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** FILE ** In this Tuesday, March 30, 2010, file photo, the globe of the European Organization for Nuclear Research, CERN, is illuminated outside Geneva, Switzerland. Scientists at CERN, the world's largest physics lab, say they have clocked subatomic particles, called neutrinos, traveling faster than light, a feat that, if true, would break a fundamental pillar of science, the idea that nothing is supposed to move faster than light, at least according to Albert Einstein's special theory of relativity. (AP Photo/Anja Niedringhaus)
Photo by: Anja Niedringhaus
** FILE ** In this Tuesday, March 30, 2010, file photo, the globe of the European Organization for Nuclear Research, CERN, is illuminated outside Geneva, Switzerland. Scientists at CERN, the world's largest physics lab, say they have clocked subatomic particles, called neutrinos, traveling faster than light, a feat that, if true, would break a fundamental pillar of science, the idea that nothing is supposed to move faster than light, at least according to Albert Einstein's special theory of relativity. (AP Photo/Anja Niedringhaus)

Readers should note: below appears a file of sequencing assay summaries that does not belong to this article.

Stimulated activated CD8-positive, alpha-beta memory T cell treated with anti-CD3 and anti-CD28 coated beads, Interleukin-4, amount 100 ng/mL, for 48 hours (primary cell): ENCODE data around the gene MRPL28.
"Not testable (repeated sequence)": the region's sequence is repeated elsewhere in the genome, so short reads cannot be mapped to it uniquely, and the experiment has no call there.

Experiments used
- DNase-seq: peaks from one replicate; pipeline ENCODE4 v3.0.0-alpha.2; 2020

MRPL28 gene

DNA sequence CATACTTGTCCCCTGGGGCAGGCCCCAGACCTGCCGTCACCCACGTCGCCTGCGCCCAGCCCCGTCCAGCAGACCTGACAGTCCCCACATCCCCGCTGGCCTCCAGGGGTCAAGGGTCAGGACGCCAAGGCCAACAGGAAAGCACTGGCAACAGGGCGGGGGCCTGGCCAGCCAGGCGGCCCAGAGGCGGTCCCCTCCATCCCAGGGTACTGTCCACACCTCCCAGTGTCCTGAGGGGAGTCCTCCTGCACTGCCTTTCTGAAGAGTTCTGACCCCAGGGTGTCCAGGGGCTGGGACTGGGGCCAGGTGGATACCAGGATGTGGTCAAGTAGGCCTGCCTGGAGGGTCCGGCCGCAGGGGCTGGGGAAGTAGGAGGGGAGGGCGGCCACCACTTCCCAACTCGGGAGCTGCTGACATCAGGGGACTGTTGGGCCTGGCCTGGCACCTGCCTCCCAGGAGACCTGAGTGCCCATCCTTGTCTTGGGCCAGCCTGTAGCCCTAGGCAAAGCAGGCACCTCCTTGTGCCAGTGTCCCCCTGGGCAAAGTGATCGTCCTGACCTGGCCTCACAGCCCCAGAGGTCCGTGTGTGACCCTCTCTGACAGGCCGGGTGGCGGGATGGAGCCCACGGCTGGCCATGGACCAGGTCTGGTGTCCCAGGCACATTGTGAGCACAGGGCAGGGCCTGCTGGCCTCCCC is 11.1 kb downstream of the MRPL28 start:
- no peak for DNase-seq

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LeBron James' 'I can't breathe' T-shirt the latest display of politics on the playing field

Cleveland Cavaliers superstar LeBron James on Monday night during pregame warmups wore an “I can’t breathe” T-shirt, referring to Eric Garner, who died after a New York police officer placed him in a chokehold during an arrest for selling loose cigarettes. The shirt, one of several featuring the slogan that have been seen around the league in recent days after a grand jury declined to indict the officer last week, is just one in a long history of political statements made by athletes on the playing field. Here are some others.